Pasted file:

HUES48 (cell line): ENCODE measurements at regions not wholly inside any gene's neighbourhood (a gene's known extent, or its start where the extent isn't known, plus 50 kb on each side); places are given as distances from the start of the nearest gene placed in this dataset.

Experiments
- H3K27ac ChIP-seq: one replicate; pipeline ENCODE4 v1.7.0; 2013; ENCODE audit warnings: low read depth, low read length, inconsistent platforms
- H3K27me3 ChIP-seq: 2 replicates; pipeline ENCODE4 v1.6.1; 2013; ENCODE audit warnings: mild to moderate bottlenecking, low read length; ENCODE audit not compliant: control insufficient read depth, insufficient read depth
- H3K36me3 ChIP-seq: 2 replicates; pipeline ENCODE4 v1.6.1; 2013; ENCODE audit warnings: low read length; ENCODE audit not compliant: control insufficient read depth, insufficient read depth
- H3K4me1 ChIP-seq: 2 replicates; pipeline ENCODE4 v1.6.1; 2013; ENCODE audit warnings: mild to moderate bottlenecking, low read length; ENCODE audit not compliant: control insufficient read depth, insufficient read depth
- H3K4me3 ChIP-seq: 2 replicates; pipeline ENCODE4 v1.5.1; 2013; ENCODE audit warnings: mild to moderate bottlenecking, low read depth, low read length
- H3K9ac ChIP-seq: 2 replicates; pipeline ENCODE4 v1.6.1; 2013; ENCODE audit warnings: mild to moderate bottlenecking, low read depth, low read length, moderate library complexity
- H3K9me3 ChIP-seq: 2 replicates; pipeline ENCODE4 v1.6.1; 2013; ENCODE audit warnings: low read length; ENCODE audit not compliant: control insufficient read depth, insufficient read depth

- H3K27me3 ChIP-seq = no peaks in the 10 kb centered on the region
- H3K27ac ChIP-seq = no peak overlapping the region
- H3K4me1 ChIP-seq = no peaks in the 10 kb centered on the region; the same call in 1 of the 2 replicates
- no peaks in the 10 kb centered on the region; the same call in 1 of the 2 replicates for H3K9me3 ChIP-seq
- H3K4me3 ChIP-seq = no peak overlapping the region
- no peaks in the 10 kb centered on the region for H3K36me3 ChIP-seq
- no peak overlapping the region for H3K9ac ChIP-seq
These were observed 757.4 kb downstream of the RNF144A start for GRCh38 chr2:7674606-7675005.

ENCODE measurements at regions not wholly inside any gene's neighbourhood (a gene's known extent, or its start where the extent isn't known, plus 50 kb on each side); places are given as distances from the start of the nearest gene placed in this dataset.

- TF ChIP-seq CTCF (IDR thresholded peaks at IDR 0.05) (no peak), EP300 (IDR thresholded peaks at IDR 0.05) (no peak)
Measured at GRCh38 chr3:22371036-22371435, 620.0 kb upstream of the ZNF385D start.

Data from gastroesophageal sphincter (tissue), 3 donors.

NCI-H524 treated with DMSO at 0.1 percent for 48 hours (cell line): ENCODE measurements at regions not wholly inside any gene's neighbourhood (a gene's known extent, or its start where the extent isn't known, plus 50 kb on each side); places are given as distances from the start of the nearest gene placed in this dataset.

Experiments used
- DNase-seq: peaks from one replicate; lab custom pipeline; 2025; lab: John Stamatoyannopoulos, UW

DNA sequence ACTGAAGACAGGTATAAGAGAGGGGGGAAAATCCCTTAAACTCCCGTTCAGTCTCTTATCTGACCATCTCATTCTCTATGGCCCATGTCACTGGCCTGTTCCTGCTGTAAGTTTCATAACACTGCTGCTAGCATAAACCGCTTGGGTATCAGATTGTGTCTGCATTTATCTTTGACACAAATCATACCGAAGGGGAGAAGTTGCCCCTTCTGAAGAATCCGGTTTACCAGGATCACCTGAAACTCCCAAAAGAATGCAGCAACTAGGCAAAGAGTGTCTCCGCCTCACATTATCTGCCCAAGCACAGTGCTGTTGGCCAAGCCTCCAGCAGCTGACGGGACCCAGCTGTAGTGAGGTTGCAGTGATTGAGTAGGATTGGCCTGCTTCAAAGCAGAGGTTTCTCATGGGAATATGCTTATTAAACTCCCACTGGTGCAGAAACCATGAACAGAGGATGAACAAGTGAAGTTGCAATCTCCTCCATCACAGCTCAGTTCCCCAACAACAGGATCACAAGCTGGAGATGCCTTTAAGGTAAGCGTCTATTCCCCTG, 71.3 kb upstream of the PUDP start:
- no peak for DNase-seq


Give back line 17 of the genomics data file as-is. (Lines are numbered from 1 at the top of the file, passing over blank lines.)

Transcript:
These were observed 757.4 kb downstream of the RNF144A start for GRCh38 chr2:7674606-7675005.